कायेन वाचा मनसेंद्रियैर्वा ।
बुद्ध्यात्मना वा प्रकृतिस्वभावात् ।
करोमि यद्यत् सकलं परस्मै ।
नारायणयेति समर्पयामि ॥
“Whatever I perform with my body, speech, mind, limbs, intellect or my inner self, either intentionally or unintentionally, I dedicate it to that Supreme Lord Narayana.”
I’ve had this long standing approach to drilling techniques in practice, and even made special classes out of it in the past.
The thing is, when you settle in to work on drills, theres a lot of ways to count or time it up:
- you can set a time (“ten minutes each side”)
- you can set a count (“ten times each side”)
- you can set a standard (“ten perfect demonstrations”)
- and so on…
Of course each one of these approaches have tremendous potential to be capitalized or abused. You can clack and get distracted while counting down the time, you can sloppily rush through your count, and the perception of perfection is highly bias-able and subjective; your idea of perfect is likely to be very different than someone else.
For me, I personally like that feeling of having done a movement enough to feels the imprint of the practice, when the nervous system starts to recall the movement (“muscle memory”). However, it takes more than a reasonable repetitions of a movement before muscle memory does what it does, and if you meet that standard everyday, you’ll certainly attain some form of proficiency, but with the mind of a conventional North American (I am located in Canada), one is likely to burnout and be hard put to get themselves off the couch. Mind you I don’t have a couch, nor chair, I sit on the tatami, but that’s neither here nor there…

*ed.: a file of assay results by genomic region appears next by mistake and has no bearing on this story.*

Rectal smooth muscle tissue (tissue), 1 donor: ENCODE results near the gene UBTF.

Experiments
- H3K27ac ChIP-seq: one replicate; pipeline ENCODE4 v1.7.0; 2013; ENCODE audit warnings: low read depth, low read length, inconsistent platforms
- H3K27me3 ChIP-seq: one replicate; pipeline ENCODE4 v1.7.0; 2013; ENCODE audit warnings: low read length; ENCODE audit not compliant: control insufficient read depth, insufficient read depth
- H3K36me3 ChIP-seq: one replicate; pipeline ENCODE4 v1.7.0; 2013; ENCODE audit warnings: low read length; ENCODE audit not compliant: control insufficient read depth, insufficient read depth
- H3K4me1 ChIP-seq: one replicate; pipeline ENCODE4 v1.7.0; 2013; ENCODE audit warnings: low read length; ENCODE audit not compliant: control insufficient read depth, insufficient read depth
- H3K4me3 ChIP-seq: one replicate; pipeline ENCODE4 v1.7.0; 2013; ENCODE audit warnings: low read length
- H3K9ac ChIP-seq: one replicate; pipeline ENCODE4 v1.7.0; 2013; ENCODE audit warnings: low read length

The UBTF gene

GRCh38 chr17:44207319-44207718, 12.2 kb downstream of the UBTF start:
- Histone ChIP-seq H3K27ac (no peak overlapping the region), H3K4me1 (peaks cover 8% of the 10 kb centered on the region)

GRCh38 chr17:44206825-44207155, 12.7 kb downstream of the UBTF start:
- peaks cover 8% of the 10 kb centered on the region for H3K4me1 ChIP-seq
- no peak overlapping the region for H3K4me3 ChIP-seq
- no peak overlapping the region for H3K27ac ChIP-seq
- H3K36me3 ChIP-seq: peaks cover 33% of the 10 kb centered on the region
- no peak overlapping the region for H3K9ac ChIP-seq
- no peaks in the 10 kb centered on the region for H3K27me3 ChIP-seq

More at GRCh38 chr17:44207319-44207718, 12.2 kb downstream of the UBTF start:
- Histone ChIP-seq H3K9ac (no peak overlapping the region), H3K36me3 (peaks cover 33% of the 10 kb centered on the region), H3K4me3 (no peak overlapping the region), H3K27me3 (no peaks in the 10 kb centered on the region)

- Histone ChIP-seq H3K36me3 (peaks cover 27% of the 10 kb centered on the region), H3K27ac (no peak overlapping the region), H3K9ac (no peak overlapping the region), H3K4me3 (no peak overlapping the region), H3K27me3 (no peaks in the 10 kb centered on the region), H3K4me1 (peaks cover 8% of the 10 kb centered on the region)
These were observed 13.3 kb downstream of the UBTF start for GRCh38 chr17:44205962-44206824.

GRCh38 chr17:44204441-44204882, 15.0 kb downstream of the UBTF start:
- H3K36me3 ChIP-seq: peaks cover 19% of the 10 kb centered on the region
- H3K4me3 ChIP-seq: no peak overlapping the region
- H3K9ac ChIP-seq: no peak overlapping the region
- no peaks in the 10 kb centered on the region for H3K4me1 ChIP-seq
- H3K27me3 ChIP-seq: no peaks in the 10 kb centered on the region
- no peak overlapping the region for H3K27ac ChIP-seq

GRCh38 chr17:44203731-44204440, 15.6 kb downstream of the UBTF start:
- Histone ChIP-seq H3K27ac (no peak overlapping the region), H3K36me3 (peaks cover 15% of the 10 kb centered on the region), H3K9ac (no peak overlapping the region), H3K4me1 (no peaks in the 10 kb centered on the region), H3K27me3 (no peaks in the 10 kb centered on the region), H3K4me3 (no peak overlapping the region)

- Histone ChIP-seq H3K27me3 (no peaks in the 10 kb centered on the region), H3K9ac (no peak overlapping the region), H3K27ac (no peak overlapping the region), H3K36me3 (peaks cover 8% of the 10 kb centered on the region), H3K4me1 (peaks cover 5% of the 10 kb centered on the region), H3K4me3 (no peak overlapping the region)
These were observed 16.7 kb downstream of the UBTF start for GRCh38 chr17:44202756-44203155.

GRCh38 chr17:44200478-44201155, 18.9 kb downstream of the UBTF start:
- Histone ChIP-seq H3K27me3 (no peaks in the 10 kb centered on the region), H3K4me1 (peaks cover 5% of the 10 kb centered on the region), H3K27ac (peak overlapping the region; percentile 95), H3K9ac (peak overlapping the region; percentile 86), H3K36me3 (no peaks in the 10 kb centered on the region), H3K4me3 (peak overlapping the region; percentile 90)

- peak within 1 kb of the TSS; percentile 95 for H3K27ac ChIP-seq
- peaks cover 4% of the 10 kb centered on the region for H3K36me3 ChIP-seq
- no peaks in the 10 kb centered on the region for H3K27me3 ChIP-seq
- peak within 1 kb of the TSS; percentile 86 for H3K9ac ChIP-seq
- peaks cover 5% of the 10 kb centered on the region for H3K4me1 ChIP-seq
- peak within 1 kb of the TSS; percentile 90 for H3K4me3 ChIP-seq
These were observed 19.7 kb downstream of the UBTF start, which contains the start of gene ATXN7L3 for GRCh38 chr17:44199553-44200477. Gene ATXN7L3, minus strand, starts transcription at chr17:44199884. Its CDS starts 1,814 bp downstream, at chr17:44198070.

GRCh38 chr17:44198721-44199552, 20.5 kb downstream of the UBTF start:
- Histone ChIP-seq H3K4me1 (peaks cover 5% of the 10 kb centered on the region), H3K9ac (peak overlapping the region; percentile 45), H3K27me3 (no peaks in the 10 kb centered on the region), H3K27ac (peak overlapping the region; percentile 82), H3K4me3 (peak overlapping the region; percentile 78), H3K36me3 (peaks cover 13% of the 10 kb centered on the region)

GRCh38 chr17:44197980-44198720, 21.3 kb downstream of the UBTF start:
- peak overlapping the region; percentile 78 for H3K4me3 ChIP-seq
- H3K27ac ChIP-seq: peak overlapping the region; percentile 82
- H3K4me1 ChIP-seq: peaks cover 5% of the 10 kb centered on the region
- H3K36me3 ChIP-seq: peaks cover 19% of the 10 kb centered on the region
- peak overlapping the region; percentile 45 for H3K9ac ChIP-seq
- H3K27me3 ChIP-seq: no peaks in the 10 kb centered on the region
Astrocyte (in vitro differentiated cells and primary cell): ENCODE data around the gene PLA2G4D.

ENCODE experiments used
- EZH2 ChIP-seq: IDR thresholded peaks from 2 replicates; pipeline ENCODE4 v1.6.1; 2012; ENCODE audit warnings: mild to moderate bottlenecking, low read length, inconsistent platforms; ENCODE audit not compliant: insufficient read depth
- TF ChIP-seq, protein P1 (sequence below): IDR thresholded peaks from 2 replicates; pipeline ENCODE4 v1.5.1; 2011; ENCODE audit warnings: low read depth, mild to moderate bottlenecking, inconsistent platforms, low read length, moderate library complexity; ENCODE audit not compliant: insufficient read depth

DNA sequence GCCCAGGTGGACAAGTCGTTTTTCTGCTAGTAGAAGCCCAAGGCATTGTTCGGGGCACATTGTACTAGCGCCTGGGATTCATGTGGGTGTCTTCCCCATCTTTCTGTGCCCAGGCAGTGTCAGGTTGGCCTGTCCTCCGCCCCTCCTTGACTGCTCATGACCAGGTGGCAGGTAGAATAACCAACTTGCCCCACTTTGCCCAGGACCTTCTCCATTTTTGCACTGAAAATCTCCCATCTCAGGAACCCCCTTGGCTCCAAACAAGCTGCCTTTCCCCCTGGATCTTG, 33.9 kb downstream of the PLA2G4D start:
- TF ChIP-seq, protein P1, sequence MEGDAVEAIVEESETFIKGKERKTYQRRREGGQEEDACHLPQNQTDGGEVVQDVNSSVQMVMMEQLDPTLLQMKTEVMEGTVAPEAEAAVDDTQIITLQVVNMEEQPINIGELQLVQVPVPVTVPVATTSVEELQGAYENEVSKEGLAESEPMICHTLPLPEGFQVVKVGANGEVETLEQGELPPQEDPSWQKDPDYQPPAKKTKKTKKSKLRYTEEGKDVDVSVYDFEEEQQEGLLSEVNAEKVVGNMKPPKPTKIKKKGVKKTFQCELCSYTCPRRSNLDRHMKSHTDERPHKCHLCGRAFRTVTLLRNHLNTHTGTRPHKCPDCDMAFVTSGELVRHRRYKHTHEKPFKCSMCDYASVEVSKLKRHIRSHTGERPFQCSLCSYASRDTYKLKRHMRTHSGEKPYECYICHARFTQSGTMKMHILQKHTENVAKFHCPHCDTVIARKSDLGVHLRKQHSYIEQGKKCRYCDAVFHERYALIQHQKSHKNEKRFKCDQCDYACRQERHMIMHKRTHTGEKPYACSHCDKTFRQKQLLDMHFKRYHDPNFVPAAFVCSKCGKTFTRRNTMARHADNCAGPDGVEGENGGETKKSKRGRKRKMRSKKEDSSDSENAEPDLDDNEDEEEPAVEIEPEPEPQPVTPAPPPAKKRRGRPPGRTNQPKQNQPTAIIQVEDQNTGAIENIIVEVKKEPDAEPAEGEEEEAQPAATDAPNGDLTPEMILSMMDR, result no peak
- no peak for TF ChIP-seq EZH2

So I had decided to take the approach of counting a practice, and relying on my own discipline to not slack. How many repetitions is one supposed to use then? Well, I would say a number of repetitions that are meaning full to you.
At the time of coming up with this approach, I had been going through my training in Sivananda Yoga, and one of the things we did one morning was to practice Surya Namaskara (Sun Salutations; सूर्यनमस्कार), but we did it in repetition one-hundred and eight times. To set the idea of what that was like, imagine repeating a conventional karate kata or a Shinto-ryu kata one-hundred and eight times in a morning. It can be tough and challenging, yet is over before you know it! And regardless you’ll feel it!
Of the Four paths of Hatha Yoga, this is called Karma Yoga. In the manuscript, the Bhagavad Gita, it is described “Therefore, without being attached to the results of activities, one should act as a matter of duty, for by working without attachment one attains the Supreme.“ And how it was explained to me so many years ago was that by selflessly doing things, you can reduce the karmic debt that you have in your future, like deducing hardship later by working now. And we used to put this to practice by cleaning things spotlessly. While working, you find things come up in your mind, doubts, antagonizations, all sorts of things, all the negative stuff… And through the Yoga of action, you work through it. Sometimes this also allows you to reach Mushin (Flow State; 無心), which is neat, and cool, and actually quite therapeutic.
In any case, it was through these theories of Karma Yoga that I decided to bring those theories to my martial practice. And as i was at that time surrounded by all sorts of Yogis, Swami, Buddhists, etc., the number 108 was quite predominant, so I decided that 108 would be that meaningful number that I mentioned earlier. Accordingly, I dubbed my practice back then as “Karma Cutting”, with the notion of cutting away karmic obstacles.
Now, as it is seemingly Japanese in all things that I invest my attention (yeah, it’s been called a problem), I had to find a cool name for this approach: Inga Keiko (Cause-effect training; 因果稽古). There’s a nice box of attachment for y’all.
 Bhagavad Gita, Chapter 3, Text 19